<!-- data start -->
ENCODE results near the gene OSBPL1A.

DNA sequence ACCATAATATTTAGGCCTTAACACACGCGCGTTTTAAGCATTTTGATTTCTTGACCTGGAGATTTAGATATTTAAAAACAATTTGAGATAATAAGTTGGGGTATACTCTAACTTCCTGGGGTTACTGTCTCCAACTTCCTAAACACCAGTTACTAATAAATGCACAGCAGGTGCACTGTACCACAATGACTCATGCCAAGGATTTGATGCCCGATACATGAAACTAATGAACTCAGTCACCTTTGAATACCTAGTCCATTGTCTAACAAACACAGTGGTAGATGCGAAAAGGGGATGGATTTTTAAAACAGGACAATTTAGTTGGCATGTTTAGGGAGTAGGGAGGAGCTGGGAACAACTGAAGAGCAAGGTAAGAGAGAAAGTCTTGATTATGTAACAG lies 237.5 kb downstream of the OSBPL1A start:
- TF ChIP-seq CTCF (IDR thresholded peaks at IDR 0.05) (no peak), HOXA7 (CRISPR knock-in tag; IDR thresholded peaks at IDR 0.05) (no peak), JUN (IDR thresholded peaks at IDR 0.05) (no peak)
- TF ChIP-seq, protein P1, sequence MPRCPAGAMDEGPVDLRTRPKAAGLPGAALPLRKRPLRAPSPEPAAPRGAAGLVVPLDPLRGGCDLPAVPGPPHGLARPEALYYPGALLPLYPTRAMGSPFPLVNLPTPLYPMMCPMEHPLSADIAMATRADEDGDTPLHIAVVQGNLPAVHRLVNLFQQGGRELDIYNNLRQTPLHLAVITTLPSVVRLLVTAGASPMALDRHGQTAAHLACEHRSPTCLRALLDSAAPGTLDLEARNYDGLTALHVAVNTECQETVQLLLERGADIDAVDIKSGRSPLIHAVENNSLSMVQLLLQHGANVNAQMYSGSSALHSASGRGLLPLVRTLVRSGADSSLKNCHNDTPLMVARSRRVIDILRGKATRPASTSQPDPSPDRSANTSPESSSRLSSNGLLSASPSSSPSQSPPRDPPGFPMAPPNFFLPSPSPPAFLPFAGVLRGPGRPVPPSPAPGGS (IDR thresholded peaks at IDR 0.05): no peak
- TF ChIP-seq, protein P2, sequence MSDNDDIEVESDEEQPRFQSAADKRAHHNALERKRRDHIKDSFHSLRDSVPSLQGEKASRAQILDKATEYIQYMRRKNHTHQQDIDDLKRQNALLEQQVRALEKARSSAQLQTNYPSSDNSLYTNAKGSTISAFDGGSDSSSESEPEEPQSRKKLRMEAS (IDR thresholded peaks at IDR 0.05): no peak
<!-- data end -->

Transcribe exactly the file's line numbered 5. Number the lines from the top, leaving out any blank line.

- TF ChIP-seq, protein P2, sequence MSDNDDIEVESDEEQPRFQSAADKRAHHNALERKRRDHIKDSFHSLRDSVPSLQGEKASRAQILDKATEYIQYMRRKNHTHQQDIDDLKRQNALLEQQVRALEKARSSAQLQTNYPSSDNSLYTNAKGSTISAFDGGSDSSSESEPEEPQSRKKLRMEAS (IDR thresholded peaks at IDR 0.05): no peak